1. Add 2 tbsp of oil to a pan and sauté the gongura leaves till they look wilted. Remove the leaves from the stove and set aside to cool to room temperature. Grind the gongura leaves in a grinder to a coarse consistency. Keep aside.
  2. To the same pan, add 1 tbsp of oil. When the oil is warm, add the garlic cloves and saute till the cloves turn light brown. Remove the garlic cloves from the oil with a spoon and keep aside.
  3. In the same pan, roast the methi seeds, mustard seeds, and red chilies till the methi seeds turn brown and give out an aroma. Remove from the pan and set aside to cool to room temperature. Once cool, grind these together to a coarse powder.
  4. Replenish the oil in the same pan by adding the last tablespoon of oil and when the oil is warm, add the mustard seeds, hing, and curry leaves. Switch off the flame and add the ground powders, turmeric, and salt. 
  5. Add the roasted garlic and the powders to the gongura and mix well.
  6. Optional: Serve with raw onion slices.

Avakayas (pickles)

A major summertime activity in Andhra, avakaya-making requires meticulous planning. A specific variety of red chili is procured as is very good quality mustard and farm-produced sesame oil. Any compromise on quality will majorly impact the taste.

Menthi Baddalu (Instant mango pickle with fenugreek)

A bowl of spicy mango pickle. Photo: Prabhod Sunkara)
Menthi Baddalu, mouthwatering mango pickle (Photo: Prabhod Sunkara)

As summer starts in Andhra Pradesh, mango flowers transform into little green mangoes. Some grow to their fullest and become fruit, and some fall to the ground. All the little fallen mangoes are collected by children and brought back to the adults, who then cut them into small pieces and make this quick, tasty, and fresh accompaniment that is best experienced with roasted tuvar dal and rice, or fresh yogurt rice. 


2 firm medium size mangoes

3 tbsp gingelly oil  

1 tbsp mustard seeds

1 tbsp methi seeds 

4 red chilies

½ tsp hing 

2 tsp salt 

1 tbsp shaved jaggery 


  1. Chop mangoes into 1-inch pieces with the peel intact.
  2. Pan-roast the methi seeds in 2 tsp of oil till they turn the color of coffee beans. Now add the mustard seeds and the dried red chilies and fry till the chilies turn brown and the mustard splutters. Add hing and let this cool on the side. Once it comes to room temperature, grind to a coarse powder. 
  3. Add this powder to the chopped mango pieces along with the salt and mix well.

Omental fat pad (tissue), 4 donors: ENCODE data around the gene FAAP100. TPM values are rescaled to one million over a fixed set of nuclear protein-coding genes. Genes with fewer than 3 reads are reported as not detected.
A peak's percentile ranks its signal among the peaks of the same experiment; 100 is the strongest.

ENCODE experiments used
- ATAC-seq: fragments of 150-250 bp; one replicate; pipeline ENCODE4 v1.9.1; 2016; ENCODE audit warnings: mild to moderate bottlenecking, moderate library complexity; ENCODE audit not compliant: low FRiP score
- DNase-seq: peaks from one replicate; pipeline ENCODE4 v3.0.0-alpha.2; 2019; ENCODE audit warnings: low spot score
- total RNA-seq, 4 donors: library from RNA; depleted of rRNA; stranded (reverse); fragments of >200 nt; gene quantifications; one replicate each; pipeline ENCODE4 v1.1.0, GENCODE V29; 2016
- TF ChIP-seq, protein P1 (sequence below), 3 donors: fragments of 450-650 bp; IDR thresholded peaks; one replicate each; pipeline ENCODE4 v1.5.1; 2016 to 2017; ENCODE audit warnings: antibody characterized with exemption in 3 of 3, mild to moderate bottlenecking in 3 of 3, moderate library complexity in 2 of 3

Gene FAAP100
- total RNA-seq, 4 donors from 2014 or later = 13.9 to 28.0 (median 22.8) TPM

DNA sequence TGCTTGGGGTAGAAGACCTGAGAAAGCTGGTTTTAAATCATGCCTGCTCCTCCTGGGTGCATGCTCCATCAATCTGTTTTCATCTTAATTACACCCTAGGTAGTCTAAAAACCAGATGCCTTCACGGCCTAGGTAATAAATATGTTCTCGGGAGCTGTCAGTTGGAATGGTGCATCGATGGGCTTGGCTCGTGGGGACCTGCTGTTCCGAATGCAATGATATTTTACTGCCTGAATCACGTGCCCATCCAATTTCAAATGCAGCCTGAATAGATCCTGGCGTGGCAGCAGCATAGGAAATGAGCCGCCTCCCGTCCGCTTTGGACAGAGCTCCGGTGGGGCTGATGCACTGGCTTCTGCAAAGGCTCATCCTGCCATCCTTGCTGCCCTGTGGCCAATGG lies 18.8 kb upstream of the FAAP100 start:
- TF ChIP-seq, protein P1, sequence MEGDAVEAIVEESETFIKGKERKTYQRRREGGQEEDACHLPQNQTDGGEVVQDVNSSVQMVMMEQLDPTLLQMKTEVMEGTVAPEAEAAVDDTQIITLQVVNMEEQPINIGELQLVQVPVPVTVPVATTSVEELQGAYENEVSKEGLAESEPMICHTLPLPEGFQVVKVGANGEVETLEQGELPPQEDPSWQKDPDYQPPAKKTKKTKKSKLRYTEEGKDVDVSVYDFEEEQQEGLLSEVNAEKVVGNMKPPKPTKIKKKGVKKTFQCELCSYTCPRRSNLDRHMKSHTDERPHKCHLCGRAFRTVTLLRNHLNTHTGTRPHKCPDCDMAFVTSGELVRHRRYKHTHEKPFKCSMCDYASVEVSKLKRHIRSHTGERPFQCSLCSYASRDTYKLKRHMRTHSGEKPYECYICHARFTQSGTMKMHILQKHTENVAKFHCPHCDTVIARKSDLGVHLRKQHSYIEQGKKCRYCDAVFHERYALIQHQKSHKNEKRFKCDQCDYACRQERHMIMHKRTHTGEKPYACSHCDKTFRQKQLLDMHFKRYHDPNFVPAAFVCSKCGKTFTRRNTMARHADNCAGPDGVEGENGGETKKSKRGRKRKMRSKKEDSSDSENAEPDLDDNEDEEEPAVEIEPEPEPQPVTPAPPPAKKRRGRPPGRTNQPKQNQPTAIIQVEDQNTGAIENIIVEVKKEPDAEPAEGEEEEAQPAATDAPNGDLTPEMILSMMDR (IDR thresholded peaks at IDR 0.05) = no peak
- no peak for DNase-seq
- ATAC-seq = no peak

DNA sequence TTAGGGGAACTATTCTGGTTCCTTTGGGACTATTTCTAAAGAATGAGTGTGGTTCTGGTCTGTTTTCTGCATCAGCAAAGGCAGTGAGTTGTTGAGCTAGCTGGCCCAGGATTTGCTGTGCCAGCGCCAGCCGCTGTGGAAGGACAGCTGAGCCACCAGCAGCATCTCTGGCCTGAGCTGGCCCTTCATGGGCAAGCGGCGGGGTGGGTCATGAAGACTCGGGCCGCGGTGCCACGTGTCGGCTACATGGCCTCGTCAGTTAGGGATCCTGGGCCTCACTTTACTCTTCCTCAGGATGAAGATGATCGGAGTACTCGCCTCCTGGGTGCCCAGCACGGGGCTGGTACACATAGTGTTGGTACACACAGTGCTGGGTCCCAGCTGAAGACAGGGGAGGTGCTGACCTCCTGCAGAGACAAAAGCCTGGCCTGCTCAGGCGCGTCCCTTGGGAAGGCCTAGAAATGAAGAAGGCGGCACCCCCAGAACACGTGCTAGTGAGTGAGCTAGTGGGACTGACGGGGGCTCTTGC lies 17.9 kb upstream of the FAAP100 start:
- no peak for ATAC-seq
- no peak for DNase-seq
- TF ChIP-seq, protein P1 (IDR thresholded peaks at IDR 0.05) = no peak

4. Add shaved jaggery.
  5. Now heat the rest of the oil and pour over the mango pieces. Let this mixture rest for a day. This allows the mango to soak up the spices.
  6. Transfer to a ceramic jar and store in a dry place. This instant pickle will last for a week.

Perugu Pachadis (raitas)

Yogurt or perugu in Telugu, is an important part of Andhra cuisine. No meal is complete without “peruguannam” or yogurt rice, had at the end of every meal, as it cools the insides after a spicy meal. These raitas can be made with any vegetable of your choice, with an added tempering.

Tomato Perugu Pachadi (tomato yogurt chutney)

Two bowls: one has a red chutney, and the other has tomatoes. (Photo: Prabhod Sunkara)
Tomato Perugu Pachadi, a chutney packed with veggie and yogurt goodness. (Photo: Prabhod Sunkara)

When you want a quick, healthy pachadi as an accompaniment for a rice dish or rotis, try this no-grind, no-fuss perugu pachadi, using a vegetable of your choice. We used tomatoes in this recipe but you can substitute with snake gourd, spinach, or okra for other flavors.  This is the South Indian version of the popular North Indian raita.


1 cup chopped ripe tomatoes

2 tsps oil

2 cups yogurt

½ tsp salt

For tempering

2 tsp oil

1 tsp mustard seeds

1 tsp urad dal 

2 red chilies

4-5 curry leaves


  1. In 2 tsp of oil add the chopped vegetable (tomato/ snake gourd/ spinach/ okra) and saute for 6-8 minutes till soft.
  2. Beat the yogurt in a bowl, add salt and the sauteed vegetable (tomato/ snake gourd/ spinach/ okra).
  3. Prepare the tempering. In a pan, heat oil to medium, add mustard seeds, urad dal, red chilies, and curry leaves till the mustard seeds splutter.
  4. Pour the tempering over the vegetable yogurt and mix well. 
  5. Serve with rice, pulao, or biryani.

Mona Shah is a multi-platform storyteller with expertise in digital communications, social media strategy, and content curation for Twitter and LinkedIn for C-suite executives. A journalist and editor,...